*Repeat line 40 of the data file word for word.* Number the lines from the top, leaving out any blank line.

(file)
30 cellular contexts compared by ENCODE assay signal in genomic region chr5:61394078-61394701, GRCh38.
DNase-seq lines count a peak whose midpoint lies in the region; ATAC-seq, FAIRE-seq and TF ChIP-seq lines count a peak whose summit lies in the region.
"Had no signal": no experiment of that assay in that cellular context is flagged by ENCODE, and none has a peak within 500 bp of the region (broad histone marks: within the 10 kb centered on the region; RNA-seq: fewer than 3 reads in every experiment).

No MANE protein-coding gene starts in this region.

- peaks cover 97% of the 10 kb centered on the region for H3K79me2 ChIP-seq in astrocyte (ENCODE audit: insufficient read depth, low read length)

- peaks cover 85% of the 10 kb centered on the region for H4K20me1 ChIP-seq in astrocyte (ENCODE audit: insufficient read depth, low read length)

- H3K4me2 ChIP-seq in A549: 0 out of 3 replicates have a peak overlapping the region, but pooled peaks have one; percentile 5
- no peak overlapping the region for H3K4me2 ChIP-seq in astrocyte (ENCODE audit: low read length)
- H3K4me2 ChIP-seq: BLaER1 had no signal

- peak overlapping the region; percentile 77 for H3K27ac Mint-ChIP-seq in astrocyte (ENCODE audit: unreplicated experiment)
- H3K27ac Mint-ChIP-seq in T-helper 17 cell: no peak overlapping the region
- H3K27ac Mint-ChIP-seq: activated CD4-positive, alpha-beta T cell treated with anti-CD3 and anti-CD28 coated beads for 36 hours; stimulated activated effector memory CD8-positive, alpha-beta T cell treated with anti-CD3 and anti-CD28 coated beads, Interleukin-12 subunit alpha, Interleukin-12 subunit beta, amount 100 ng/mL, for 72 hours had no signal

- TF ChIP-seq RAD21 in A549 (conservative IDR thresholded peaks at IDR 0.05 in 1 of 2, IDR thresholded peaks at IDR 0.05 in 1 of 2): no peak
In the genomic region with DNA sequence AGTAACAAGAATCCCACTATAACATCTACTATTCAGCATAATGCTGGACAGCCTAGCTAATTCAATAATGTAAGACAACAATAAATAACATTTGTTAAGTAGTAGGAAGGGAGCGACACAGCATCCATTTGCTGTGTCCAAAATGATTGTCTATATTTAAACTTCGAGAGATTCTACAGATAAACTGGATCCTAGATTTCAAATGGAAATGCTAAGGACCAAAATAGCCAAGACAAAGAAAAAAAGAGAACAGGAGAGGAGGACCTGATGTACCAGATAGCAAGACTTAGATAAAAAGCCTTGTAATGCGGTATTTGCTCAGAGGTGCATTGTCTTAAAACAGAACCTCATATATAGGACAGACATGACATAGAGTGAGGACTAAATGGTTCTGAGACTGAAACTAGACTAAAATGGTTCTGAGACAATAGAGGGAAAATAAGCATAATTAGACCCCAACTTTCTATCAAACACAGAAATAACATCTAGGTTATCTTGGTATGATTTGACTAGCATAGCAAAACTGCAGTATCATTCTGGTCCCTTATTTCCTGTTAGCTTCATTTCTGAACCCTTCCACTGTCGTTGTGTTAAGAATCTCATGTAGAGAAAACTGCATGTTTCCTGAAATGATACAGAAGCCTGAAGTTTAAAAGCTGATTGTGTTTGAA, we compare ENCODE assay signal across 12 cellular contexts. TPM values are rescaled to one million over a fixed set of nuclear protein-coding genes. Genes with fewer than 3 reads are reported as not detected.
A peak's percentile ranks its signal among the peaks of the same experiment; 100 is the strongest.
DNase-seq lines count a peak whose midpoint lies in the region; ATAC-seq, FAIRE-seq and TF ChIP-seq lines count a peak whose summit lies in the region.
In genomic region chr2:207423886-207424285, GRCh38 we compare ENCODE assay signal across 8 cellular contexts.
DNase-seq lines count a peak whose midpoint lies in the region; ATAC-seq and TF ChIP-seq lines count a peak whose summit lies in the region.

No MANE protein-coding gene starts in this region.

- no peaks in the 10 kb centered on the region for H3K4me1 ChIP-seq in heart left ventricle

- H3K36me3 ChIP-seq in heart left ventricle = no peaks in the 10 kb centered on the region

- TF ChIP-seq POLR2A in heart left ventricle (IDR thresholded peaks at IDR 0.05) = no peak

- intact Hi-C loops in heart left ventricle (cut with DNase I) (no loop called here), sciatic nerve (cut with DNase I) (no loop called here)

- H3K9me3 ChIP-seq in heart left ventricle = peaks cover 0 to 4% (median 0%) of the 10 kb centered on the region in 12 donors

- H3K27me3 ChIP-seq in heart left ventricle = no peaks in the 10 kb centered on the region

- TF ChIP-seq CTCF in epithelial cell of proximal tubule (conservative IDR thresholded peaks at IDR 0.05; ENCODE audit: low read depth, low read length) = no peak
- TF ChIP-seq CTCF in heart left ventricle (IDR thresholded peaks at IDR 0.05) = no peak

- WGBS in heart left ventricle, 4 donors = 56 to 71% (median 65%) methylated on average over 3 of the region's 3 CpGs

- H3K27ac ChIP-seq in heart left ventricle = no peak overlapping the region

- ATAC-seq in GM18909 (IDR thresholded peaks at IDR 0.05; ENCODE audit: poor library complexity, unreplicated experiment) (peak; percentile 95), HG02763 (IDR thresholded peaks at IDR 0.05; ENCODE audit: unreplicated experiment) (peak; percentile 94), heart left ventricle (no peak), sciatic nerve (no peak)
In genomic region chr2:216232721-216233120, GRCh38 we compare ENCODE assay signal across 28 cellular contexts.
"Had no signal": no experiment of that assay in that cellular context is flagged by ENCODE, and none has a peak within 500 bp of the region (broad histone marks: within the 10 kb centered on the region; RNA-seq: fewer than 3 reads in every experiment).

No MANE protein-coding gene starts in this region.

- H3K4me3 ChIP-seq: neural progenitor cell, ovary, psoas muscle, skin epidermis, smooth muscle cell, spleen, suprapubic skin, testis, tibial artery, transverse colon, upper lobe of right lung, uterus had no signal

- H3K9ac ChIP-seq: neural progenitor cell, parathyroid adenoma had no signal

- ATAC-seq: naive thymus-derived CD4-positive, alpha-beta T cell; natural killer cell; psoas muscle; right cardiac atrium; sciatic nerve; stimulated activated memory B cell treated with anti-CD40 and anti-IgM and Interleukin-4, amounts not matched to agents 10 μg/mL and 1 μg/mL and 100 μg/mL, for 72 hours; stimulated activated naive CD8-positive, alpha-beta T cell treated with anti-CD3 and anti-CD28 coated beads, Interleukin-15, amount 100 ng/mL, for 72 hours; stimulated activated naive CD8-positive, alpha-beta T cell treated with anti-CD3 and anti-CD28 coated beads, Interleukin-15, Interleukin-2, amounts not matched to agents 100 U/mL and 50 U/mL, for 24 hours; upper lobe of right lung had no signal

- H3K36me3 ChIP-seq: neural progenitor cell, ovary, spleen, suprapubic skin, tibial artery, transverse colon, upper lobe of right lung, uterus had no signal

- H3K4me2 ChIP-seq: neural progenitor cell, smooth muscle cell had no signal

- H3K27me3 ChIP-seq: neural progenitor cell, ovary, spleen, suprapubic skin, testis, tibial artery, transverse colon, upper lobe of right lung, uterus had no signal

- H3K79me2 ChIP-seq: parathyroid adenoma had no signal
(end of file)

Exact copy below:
- H3K79me2 ChIP-seq: parathyroid adenoma had no signal